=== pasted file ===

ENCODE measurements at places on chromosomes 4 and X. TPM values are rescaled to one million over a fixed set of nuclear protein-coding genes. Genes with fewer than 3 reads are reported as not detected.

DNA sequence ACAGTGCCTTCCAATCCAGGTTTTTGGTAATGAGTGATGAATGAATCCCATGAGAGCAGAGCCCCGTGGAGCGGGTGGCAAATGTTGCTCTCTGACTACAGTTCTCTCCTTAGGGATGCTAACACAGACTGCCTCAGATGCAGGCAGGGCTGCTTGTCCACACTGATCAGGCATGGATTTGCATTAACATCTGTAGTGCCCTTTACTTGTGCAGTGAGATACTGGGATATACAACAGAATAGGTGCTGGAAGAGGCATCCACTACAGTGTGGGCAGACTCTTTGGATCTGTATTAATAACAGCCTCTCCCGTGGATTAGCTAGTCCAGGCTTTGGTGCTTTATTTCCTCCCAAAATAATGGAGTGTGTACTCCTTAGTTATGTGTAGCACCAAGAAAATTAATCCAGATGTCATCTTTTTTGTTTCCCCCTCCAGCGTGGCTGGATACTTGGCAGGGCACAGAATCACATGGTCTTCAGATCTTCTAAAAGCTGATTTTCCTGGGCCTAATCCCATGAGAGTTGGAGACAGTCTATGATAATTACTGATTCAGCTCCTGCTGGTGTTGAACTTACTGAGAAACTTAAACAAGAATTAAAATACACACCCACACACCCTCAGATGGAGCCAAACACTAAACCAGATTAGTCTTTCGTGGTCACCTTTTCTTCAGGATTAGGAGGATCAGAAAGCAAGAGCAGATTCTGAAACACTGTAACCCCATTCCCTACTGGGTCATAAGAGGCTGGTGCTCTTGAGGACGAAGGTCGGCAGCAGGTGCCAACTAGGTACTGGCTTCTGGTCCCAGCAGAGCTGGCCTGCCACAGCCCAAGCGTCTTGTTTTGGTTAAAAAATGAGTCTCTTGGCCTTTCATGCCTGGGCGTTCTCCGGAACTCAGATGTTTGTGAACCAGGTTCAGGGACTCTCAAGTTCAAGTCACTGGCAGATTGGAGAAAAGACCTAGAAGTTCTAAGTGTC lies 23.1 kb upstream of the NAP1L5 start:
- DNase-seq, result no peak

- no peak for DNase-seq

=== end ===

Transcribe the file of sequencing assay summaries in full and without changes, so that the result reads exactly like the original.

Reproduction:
ENCODE measurements at places on chromosomes 4 and X. TPM values are rescaled to one million over a fixed set of nuclear protein-coding genes. Genes with fewer than 3 reads are reported as not detected.

DNA sequence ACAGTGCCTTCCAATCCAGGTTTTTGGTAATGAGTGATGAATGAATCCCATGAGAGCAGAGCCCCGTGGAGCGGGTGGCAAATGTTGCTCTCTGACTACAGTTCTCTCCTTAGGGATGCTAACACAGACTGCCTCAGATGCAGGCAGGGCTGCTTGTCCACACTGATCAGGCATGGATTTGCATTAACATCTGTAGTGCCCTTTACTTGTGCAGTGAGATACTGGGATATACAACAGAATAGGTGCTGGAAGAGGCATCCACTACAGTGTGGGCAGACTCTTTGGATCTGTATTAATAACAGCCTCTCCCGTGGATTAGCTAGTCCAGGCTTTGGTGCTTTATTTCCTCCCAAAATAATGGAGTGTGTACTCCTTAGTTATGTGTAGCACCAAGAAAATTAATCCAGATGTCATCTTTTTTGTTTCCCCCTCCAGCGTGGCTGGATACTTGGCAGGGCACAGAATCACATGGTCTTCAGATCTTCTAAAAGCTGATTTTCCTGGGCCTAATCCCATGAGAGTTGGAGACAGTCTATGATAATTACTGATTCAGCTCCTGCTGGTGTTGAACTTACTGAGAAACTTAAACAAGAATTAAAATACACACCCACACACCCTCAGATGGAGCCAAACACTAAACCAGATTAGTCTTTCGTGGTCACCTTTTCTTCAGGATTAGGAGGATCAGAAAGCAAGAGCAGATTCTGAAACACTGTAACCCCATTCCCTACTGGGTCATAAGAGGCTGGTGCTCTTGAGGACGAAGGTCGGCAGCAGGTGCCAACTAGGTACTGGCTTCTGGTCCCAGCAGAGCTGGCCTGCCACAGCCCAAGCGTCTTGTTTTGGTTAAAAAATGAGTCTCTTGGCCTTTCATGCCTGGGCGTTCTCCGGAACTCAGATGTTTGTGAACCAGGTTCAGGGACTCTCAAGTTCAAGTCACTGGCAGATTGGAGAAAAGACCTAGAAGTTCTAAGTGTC lies 23.1 kb upstream of the NAP1L5 start:
- DNase-seq, result no peak

- no peak for DNase-seq